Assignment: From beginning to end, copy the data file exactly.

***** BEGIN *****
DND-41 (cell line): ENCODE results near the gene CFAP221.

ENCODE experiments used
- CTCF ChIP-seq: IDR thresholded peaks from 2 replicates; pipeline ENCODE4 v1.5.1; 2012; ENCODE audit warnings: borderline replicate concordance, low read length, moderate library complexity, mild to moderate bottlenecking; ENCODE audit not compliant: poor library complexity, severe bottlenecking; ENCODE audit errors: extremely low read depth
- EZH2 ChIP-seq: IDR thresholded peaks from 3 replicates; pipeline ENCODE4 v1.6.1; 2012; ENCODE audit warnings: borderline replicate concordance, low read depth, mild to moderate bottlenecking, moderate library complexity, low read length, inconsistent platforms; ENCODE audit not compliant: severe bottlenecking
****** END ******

DND-41 (cell line): ENCODE results near the gene CFAP221.

ENCODE experiments used
- CTCF ChIP-seq: IDR thresholded peaks from 2 replicates; pipeline ENCODE4 v1.5.1; 2012; ENCODE audit warnings: borderline replicate concordance, low read length, moderate library complexity, mild to moderate bottlenecking; ENCODE audit not compliant: poor library complexity, severe bottlenecking; ENCODE audit errors: extremely low read depth
- EZH2 ChIP-seq: IDR thresholded peaks from 3 replicates; pipeline ENCODE4 v1.6.1; 2012; ENCODE audit warnings: borderline replicate concordance, low read depth, mild to moderate bottlenecking, moderate library complexity, low read length, inconsistent platforms; ENCODE audit not compliant: severe bottlenecking